SMEs with a website make an additional €24,000 a year compared to those without, new research from the IE Domain Registry (IEDR), the company that manages Ireland’s country domain name .ie, has revealed.

In a big boost for business, SMEs with a website receive an average of 22 additional jobs a year, with each worth an average of €1,089. Dublin-based SMEs receive the highest average number of additional jobs (41), followed by the rest of Leinster (16) and Munster (14). Connacht and Ulster receive the fewest (12).

The research, conducted by Ignite Research in March, also showed that nearly three-quarters (71 percent) of Irish shoppers are more likely to purchase goods and services from a business that has a website.

Despite this, only a little over half of consumers (51 percent) believe that their local shops and businesses are equipped for the digital age (i.e. have a basic website, have e-commerce capability). Indeed, three-quarters (74 percent) said they find it frustrating when a company has no website.

More key findings:

– Nearly two-thirds (65 percent) of consumers want the ability to browse and research their local business’s products and services online
– 83 percent believe SMEs should have a basic website with contact details and opening hours
– 68 percent believe a business is ‘outdated’ if it doesn’t have a website
– 60 percent say they would shop with a competitor if they couldn’t find their preferred retailer online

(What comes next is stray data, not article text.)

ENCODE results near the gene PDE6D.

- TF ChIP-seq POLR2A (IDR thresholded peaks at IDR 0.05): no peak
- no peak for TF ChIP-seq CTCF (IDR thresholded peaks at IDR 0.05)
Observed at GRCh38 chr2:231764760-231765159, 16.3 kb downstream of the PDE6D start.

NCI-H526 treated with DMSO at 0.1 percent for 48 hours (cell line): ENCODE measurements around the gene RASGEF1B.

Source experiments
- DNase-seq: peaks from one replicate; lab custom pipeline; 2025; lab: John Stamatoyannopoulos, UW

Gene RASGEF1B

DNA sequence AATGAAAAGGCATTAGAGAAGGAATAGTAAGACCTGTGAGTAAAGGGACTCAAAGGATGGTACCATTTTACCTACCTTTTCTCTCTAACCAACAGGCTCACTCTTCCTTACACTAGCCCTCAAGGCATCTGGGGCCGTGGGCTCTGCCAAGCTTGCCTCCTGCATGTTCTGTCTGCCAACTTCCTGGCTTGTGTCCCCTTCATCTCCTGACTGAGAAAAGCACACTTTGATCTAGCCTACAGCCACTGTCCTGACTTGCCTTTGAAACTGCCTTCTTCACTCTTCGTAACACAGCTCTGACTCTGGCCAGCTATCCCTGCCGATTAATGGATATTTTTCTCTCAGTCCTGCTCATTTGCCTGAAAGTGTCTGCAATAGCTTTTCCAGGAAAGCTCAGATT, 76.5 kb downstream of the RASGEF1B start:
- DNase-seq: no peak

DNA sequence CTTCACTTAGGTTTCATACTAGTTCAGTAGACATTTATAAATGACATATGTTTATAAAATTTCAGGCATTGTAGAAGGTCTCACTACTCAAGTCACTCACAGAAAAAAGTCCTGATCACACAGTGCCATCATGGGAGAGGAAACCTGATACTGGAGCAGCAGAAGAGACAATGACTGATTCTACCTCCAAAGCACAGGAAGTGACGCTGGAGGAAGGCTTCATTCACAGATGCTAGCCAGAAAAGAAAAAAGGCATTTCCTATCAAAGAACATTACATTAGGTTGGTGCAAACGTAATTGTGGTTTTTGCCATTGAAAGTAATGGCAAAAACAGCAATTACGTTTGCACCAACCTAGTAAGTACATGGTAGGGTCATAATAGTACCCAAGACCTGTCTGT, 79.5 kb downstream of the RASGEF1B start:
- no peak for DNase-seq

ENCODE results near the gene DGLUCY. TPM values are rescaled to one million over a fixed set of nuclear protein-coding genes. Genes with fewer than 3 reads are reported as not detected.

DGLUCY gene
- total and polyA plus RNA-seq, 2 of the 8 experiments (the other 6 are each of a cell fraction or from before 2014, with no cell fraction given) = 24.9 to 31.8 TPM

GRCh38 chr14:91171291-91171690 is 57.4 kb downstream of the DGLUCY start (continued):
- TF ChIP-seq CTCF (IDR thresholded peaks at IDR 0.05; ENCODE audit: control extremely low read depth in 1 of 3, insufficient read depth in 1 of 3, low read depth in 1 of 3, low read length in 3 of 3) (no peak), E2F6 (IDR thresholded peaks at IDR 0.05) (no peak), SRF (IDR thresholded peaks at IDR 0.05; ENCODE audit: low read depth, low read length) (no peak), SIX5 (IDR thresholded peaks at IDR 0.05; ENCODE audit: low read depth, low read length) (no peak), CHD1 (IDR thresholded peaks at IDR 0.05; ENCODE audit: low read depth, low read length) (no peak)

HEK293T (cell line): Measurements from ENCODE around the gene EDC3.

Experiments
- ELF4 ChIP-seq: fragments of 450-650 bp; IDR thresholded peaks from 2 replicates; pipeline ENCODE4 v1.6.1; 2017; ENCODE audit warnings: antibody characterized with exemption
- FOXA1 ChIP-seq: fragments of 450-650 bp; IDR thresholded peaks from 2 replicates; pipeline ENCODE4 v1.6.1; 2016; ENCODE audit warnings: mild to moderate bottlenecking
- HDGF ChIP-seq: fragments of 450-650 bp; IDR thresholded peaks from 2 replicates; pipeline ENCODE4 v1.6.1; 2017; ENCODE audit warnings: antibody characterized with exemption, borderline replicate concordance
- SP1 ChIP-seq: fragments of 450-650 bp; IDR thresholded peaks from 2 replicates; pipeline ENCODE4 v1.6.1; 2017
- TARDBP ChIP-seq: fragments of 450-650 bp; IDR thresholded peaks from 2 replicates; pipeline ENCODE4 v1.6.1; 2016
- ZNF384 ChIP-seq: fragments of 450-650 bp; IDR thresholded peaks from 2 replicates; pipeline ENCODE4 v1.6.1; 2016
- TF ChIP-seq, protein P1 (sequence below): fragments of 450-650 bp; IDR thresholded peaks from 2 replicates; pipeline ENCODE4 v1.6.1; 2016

Commenting on the findings, David Curtin, Chief Executive of IEDR, said: “For SMEs, having even a basic website is an integral part of doing business in the twenty-first century. The benefits are clear: SMEs with a website stand to receive more work and make more money than their offline counterparts. Being online means businesses can reach out to more customers, understand them better, sell more products and expand into new markets.

“The internet has shifted consumer expectations. Shoppers appreciate the convenience and accessibility of a website, particularly if it offers a list of products and the option to buy online. Most regard the absence of a website as evidence that a business is ‘outdated’ and are frustrated when basic content, like product listings and opening hours, are missing.

“Nowadays, selling online is a straightforward process thanks to a myriad of inexpensive, easy-to-use tools. With e-commerce, Ireland’s SMEs have access to their chosen market of potential customers 24/7, 365 days a week. This trade is worth billions to our economy and is set to grow substantially as more people and businesses go online for the first time.

“If you’re not online, your business is effectively invisible. Our research has shown that 80 percent of Irish consumers go online to search for information about businesses. If you don’t have a presence on the web, you’re missing out on a huge number of potential customers.”

Next month, IEDR will publish the latest edition of its dot ie Digital Health Index, a biannual report which measures the ‘health’ of Irish SMEs’ digital assets, like websites, social media and e-commerce capabilities.

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